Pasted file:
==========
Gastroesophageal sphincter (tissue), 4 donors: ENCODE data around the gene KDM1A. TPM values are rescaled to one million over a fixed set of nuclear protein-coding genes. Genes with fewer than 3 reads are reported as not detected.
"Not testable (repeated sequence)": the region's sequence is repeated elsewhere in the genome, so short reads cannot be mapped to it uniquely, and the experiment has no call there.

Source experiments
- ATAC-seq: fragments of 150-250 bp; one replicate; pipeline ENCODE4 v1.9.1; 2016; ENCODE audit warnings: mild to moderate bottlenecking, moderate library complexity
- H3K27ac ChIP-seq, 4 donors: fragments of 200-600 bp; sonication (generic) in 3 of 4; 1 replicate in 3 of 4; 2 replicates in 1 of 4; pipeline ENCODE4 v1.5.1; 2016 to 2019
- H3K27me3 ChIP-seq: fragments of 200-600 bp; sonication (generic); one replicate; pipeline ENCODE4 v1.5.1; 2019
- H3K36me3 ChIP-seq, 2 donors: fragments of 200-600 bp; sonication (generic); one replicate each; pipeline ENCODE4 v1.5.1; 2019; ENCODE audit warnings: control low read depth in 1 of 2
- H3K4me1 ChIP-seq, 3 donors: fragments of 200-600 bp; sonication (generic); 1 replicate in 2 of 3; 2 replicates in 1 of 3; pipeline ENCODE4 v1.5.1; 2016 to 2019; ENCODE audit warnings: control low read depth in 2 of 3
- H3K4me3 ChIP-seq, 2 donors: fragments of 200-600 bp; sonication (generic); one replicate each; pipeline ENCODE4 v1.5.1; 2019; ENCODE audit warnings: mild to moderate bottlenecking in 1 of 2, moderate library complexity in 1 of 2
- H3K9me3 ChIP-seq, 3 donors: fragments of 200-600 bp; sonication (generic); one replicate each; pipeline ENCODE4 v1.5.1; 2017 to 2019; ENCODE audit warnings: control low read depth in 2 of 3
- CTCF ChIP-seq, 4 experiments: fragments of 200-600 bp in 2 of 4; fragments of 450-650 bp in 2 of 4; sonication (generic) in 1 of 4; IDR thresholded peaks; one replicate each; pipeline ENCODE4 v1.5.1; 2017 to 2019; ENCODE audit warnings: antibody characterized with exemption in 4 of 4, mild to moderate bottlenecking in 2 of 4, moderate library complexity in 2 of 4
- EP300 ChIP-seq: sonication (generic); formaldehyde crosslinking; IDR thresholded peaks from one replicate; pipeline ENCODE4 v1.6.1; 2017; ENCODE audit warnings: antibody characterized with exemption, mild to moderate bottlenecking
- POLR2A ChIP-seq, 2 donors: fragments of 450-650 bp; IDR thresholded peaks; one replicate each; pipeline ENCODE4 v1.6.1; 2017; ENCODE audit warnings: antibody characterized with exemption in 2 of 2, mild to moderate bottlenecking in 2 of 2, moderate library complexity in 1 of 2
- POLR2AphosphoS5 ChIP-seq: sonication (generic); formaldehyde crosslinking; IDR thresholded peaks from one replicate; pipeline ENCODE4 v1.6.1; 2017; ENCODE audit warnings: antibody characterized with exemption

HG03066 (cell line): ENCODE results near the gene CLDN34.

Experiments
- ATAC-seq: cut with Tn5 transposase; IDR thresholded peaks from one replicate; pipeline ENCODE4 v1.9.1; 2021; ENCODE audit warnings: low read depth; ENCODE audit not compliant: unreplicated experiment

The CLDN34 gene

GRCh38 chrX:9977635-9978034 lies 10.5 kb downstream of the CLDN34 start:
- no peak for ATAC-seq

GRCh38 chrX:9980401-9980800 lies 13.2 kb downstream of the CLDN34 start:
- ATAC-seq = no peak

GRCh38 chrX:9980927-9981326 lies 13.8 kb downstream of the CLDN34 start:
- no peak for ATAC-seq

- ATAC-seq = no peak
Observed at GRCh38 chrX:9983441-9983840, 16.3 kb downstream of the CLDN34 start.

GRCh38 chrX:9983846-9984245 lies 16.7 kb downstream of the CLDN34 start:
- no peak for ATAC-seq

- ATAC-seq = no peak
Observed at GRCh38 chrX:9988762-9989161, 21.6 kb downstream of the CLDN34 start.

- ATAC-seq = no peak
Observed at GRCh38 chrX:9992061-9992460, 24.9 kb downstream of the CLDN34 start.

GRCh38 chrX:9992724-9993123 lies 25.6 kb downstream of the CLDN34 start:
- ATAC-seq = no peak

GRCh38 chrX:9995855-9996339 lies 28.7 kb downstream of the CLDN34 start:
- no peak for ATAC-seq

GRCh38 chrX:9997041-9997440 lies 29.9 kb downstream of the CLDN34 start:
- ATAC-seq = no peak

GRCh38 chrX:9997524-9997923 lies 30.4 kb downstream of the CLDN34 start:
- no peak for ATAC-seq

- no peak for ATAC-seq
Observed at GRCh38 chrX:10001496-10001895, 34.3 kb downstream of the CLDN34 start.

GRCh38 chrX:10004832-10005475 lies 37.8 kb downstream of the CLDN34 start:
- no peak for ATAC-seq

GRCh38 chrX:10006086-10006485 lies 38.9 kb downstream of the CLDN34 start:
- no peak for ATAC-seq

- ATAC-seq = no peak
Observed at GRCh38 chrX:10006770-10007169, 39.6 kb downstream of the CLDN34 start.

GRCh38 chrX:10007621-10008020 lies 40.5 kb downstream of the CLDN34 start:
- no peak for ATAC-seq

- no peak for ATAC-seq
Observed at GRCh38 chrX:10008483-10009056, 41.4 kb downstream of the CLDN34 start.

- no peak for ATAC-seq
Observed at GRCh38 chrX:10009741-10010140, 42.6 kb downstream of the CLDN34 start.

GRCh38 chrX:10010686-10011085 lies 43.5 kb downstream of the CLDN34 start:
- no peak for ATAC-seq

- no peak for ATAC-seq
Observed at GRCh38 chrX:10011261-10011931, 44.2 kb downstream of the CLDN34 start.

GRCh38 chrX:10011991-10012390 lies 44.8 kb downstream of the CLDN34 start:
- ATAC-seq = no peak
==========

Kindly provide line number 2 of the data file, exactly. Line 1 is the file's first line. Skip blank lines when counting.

"Not testable (repeated sequence)": the region's sequence is repeated elsewhere in the genome, so short reads cannot be mapped to it uniquely, and the experiment has no call there.